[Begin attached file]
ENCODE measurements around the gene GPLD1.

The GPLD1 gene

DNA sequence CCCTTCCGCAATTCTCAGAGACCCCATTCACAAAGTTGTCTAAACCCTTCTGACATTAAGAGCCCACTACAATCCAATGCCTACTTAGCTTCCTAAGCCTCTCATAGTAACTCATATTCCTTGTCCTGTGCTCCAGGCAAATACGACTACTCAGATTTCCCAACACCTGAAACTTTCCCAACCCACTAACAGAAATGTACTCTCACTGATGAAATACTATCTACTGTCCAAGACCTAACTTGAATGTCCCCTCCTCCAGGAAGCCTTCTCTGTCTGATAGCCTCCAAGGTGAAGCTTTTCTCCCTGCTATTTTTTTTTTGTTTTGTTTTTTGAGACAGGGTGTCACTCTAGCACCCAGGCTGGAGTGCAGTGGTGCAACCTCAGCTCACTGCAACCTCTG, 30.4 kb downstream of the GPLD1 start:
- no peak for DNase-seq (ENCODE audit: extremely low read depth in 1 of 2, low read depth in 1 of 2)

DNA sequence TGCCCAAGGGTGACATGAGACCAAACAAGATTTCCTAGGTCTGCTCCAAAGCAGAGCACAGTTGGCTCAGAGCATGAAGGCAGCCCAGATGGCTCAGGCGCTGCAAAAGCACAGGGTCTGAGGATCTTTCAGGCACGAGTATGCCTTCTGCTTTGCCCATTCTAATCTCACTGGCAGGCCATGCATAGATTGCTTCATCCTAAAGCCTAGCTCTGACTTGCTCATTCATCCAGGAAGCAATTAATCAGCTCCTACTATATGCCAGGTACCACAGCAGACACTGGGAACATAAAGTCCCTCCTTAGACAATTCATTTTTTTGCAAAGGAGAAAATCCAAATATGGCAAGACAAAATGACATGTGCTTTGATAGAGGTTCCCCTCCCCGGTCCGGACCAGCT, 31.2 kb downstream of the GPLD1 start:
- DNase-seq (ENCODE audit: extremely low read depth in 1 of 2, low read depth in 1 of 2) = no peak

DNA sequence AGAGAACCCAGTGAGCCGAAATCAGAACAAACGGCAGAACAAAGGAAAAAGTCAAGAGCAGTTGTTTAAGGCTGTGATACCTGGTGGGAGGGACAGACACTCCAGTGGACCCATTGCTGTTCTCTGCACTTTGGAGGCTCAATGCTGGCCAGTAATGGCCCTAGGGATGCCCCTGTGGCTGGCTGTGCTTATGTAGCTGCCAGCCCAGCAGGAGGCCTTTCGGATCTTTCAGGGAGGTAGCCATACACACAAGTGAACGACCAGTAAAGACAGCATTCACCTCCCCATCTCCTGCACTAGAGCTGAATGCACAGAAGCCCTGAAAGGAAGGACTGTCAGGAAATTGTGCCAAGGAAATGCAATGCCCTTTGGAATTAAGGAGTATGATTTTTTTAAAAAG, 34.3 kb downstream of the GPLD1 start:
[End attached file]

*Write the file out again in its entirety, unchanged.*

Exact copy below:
ENCODE measurements around the gene GPLD1.

The GPLD1 gene

DNA sequence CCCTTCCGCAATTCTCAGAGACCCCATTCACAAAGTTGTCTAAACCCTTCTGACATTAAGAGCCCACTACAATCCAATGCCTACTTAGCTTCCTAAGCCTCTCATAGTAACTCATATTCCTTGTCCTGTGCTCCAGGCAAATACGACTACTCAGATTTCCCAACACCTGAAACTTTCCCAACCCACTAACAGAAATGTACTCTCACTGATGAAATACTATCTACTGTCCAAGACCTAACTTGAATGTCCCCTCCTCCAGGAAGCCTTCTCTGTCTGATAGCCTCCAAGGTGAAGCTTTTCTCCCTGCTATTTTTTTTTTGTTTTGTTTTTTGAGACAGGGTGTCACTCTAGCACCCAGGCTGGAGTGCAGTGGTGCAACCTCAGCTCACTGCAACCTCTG, 30.4 kb downstream of the GPLD1 start:
- no peak for DNase-seq (ENCODE audit: extremely low read depth in 1 of 2, low read depth in 1 of 2)

DNA sequence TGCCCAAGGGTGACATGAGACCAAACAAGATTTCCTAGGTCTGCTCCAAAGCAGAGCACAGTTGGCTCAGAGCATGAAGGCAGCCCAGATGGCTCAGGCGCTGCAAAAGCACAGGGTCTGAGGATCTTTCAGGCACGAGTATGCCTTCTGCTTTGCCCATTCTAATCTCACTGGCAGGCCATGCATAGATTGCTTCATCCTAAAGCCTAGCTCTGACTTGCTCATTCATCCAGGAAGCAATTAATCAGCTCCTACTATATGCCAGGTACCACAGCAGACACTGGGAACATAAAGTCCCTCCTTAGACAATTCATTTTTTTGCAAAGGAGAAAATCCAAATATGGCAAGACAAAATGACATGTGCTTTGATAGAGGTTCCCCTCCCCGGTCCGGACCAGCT, 31.2 kb downstream of the GPLD1 start:
- DNase-seq (ENCODE audit: extremely low read depth in 1 of 2, low read depth in 1 of 2) = no peak

DNA sequence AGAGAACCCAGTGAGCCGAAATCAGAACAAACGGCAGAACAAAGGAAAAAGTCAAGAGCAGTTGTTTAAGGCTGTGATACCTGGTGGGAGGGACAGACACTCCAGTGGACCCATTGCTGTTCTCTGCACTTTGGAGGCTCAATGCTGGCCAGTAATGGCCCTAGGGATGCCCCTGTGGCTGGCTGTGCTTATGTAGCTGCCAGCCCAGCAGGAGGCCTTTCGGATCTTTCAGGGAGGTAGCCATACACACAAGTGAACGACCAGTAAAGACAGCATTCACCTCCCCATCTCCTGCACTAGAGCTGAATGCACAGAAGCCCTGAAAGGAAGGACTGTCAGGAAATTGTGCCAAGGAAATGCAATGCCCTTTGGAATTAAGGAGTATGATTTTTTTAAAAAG, 34.3 kb downstream of the GPLD1 start: